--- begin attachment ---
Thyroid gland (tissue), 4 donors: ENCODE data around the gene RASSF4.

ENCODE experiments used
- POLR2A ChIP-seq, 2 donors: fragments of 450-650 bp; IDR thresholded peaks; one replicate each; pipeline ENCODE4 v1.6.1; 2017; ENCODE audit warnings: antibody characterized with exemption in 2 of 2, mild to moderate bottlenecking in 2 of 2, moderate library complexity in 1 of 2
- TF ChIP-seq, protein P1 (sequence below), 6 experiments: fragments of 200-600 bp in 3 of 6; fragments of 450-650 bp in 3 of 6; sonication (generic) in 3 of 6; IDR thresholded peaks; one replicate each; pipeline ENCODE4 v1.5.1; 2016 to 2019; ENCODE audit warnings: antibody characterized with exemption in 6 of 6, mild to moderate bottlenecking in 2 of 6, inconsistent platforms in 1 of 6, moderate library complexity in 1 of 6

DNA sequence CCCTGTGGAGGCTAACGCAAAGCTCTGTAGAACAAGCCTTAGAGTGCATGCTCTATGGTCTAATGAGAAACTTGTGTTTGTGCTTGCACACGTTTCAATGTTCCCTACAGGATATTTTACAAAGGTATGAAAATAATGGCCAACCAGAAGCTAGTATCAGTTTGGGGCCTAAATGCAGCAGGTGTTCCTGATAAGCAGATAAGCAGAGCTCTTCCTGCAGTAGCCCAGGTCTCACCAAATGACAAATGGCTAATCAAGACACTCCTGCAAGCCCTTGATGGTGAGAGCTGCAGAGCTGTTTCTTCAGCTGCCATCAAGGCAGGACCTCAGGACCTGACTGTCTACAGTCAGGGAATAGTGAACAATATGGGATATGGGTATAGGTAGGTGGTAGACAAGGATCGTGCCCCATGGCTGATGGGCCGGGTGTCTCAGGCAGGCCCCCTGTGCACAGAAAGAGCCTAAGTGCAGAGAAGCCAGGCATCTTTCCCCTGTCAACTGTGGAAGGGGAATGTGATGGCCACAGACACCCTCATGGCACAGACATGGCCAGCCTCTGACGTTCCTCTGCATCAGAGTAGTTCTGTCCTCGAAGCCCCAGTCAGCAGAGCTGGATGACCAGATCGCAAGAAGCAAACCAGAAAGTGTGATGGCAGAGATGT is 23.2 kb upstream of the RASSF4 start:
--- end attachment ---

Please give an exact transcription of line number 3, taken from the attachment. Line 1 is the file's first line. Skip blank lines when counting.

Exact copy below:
- POLR2A ChIP-seq, 2 donors: fragments of 450-650 bp; IDR thresholded peaks; one replicate each; pipeline ENCODE4 v1.6.1; 2017; ENCODE audit warnings: antibody characterized with exemption in 2 of 2, mild to moderate bottlenecking in 2 of 2, moderate library complexity in 1 of 2